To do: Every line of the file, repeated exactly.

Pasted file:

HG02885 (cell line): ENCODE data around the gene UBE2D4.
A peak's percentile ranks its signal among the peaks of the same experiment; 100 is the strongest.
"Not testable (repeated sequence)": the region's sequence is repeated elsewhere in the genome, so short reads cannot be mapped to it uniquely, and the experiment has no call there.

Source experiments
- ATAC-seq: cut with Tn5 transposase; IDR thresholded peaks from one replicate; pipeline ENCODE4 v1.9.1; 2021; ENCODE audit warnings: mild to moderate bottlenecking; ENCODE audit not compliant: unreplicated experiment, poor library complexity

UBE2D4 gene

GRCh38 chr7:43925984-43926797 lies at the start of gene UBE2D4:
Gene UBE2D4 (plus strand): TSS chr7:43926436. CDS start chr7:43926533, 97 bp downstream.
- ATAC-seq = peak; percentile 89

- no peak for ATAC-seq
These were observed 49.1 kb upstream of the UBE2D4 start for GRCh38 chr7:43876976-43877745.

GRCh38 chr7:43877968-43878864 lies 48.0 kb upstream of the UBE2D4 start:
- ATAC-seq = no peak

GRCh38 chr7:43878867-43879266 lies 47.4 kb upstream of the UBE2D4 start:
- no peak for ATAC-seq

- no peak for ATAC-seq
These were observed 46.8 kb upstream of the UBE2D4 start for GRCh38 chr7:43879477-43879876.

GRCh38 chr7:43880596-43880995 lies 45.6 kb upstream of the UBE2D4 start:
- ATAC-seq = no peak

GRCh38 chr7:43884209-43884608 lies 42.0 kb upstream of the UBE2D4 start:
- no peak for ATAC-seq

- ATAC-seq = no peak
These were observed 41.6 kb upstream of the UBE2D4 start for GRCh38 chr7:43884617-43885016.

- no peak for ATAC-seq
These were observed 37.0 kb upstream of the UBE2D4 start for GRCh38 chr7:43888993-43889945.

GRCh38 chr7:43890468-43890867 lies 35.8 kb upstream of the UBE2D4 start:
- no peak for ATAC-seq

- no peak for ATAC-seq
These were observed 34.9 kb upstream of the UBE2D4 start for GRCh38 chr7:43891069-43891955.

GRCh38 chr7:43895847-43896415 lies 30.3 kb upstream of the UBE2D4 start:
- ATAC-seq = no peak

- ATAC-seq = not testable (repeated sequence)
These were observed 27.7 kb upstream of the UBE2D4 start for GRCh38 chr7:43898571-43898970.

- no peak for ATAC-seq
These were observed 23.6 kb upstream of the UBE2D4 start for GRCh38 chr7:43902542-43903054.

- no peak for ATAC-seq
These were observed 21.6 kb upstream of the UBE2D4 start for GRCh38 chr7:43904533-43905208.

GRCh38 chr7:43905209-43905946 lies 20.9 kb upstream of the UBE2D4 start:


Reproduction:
HG02885 (cell line): ENCODE data around the gene UBE2D4.
A peak's percentile ranks its signal among the peaks of the same experiment; 100 is the strongest.
"Not testable (repeated sequence)": the region's sequence is repeated elsewhere in the genome, so short reads cannot be mapped to it uniquely, and the experiment has no call there.

Source experiments
- ATAC-seq: cut with Tn5 transposase; IDR thresholded peaks from one replicate; pipeline ENCODE4 v1.9.1; 2021; ENCODE audit warnings: mild to moderate bottlenecking; ENCODE audit not compliant: unreplicated experiment, poor library complexity

UBE2D4 gene

GRCh38 chr7:43925984-43926797 lies at the start of gene UBE2D4:
Gene UBE2D4 (plus strand): TSS chr7:43926436. CDS start chr7:43926533, 97 bp downstream.
- ATAC-seq = peak; percentile 89

- no peak for ATAC-seq
These were observed 49.1 kb upstream of the UBE2D4 start for GRCh38 chr7:43876976-43877745.

GRCh38 chr7:43877968-43878864 lies 48.0 kb upstream of the UBE2D4 start:
- ATAC-seq = no peak

GRCh38 chr7:43878867-43879266 lies 47.4 kb upstream of the UBE2D4 start:
- no peak for ATAC-seq

- no peak for ATAC-seq
These were observed 46.8 kb upstream of the UBE2D4 start for GRCh38 chr7:43879477-43879876.

GRCh38 chr7:43880596-43880995 lies 45.6 kb upstream of the UBE2D4 start:
- ATAC-seq = no peak

GRCh38 chr7:43884209-43884608 lies 42.0 kb upstream of the UBE2D4 start:
- no peak for ATAC-seq

- ATAC-seq = no peak
These were observed 41.6 kb upstream of the UBE2D4 start for GRCh38 chr7:43884617-43885016.

- no peak for ATAC-seq
These were observed 37.0 kb upstream of the UBE2D4 start for GRCh38 chr7:43888993-43889945.

GRCh38 chr7:43890468-43890867 lies 35.8 kb upstream of the UBE2D4 start:
- no peak for ATAC-seq

- no peak for ATAC-seq
These were observed 34.9 kb upstream of the UBE2D4 start for GRCh38 chr7:43891069-43891955.

GRCh38 chr7:43895847-43896415 lies 30.3 kb upstream of the UBE2D4 start:
- ATAC-seq = no peak

- ATAC-seq = not testable (repeated sequence)
These were observed 27.7 kb upstream of the UBE2D4 start for GRCh38 chr7:43898571-43898970.

- no peak for ATAC-seq
These were observed 23.6 kb upstream of the UBE2D4 start for GRCh38 chr7:43902542-43903054.

- no peak for ATAC-seq
These were observed 21.6 kb upstream of the UBE2D4 start for GRCh38 chr7:43904533-43905208.

GRCh38 chr7:43905209-43905946 lies 20.9 kb upstream of the UBE2D4 start: